Strasbourg round-up: 2020 target to reduce CO2 emissions from new passenger cars

Written by Thomas Ulmer, Mario Pirillo, Chris Davies and Rebecca Harms on 26 February 2014 in Special Report
Special Report

The European parliament has voted to revise EU rules on CO2 emissions limits for passenger cars for 2020. Rapporteur Thomas Ulmer and shadows Mario Pirillo, Chris Davies and Rebecca Harms share their views on the outcome.

The European parliament has voted to revise EU rules on CO2 emissions limits for passenger cars for 2020. Rapporteur Thomas Ulmer and shadows Mario Pirillo, Chris Davies and Rebecca Harms share their views on the outcome.


Thomas Ulmer is parliament's rapporteur on 2020 target to reduce CO2 emissions from new passenger cars

In the negotiations which have resulted from the trilogue discussions on CO2 emissions from new vehicles, I see a good compromise between the interests of the industry on the one hand and the environment and the consumer on the other . It was important to me to allow the manufacturers of new motor vehicles some leeway in economic terms, but also to require and promote the development of alternative drive concepts. The regulation is the most stringent in the world and it is also of significance for the USA and Asia.

In order to comply with the 100 percent requirement of the average maximum emissions of 95 grams of CO2 per kilometer the manufacturers should therefore be allowed an extra year for this. By 2020 already 95 percent of vehicle emissions should not exceed this value, and then as from 2021 this will apply for all vehicles. With regard to the crediting of vehicles with especially low CO2 emissions ("super credits") in the first three years, that is to say until end of 2022, there will be the option of applying a requirement for an overall maximum of 7.5 grams. It should be possible to stage this flexibly over that period. From 2020 credit factor 2 should apply and should afterwards be reduced gradually from 1.67 in 2021 through 1.33 in the following year to then be subsumed into Factor 1, which will then apply as from 2023. The maximum "CO2 discount" which is then thus achievable should be 2.5 grams per year per manufacturer. This is a more judicious and time-limited innovation incentive.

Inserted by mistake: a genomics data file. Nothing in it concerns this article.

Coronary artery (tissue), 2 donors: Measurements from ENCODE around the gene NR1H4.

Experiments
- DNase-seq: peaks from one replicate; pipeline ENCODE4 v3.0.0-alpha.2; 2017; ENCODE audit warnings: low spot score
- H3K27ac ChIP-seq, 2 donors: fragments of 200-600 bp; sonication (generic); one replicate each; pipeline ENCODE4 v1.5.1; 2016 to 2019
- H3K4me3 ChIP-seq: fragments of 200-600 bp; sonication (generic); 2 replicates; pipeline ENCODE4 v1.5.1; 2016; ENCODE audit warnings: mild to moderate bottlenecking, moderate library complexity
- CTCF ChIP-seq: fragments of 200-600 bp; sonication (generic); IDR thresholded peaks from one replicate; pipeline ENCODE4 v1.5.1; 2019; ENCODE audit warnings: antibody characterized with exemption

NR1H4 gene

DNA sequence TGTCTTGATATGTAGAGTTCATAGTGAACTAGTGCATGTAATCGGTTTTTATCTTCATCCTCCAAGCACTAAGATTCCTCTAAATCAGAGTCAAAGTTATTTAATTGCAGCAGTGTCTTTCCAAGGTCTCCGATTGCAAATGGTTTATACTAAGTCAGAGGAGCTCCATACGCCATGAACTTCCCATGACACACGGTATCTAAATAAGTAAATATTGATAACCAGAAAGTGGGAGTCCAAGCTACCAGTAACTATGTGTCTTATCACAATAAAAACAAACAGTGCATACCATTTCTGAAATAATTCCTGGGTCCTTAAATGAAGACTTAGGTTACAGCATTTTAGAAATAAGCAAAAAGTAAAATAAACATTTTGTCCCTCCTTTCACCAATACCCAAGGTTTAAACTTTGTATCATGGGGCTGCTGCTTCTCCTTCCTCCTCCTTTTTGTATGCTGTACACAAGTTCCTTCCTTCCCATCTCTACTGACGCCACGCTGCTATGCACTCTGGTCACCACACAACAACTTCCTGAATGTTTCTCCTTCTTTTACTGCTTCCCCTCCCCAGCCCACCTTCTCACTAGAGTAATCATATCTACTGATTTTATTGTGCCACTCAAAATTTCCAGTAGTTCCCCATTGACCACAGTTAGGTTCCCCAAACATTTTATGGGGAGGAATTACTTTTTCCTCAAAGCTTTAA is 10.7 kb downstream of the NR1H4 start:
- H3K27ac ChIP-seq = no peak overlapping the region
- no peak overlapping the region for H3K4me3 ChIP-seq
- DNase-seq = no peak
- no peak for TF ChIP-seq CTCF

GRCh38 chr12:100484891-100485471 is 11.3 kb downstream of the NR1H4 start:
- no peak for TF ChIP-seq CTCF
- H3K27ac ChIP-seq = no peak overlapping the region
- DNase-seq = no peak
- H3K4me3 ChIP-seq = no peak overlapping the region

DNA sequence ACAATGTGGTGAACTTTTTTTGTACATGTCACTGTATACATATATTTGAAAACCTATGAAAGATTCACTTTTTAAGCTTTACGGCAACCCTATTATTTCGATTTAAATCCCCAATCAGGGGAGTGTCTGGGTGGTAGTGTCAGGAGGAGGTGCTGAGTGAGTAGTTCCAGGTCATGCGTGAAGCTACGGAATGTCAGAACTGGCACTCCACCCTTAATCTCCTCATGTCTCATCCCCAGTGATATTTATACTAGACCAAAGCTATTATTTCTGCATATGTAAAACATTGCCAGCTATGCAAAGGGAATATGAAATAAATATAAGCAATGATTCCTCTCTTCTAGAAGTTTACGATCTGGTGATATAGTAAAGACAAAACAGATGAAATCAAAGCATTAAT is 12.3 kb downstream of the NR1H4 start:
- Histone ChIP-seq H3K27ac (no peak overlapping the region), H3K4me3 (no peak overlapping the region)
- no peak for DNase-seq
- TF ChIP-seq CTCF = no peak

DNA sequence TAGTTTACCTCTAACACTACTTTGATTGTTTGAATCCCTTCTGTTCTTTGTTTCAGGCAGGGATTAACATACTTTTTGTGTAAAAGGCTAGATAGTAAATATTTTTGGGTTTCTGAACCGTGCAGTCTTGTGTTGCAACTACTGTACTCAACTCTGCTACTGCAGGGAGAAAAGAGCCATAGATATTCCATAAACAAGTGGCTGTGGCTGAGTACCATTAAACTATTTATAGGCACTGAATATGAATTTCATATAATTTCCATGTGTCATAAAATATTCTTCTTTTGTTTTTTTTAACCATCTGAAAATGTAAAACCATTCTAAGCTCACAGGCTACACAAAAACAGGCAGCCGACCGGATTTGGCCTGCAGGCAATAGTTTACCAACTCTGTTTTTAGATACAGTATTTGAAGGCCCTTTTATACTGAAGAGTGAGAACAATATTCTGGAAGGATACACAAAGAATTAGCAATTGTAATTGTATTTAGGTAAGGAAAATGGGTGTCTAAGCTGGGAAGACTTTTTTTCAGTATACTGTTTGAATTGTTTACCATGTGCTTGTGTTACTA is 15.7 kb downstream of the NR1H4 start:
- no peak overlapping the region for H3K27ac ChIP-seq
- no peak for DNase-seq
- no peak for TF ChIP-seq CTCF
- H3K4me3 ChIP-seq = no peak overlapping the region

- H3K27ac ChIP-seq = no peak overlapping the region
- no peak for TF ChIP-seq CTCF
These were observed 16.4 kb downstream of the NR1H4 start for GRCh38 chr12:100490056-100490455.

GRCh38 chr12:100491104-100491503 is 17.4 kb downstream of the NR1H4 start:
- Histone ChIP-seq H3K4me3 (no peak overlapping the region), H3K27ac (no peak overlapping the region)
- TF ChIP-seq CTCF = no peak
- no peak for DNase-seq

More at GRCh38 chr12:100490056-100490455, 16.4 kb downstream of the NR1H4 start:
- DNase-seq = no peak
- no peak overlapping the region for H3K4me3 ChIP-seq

In contrast to the USA, eco-innovations play no part in this regulation. I would have liked to have increased this somewhat for our electric vehicle manufacturers, but in the final outcome we have reached a negotiation solution which also ended in a unanimous acceptance by the council of the proposal. It is important to me that motor vehicles remain affordable for people as well as being safe and more economical. At the end of the day a rational use of resources is also of importance to me. It is a matter of finding the right balance so that none of the parties are over-burdened, that is to say not the consumers nor the manufacturers or, indeed, the environment.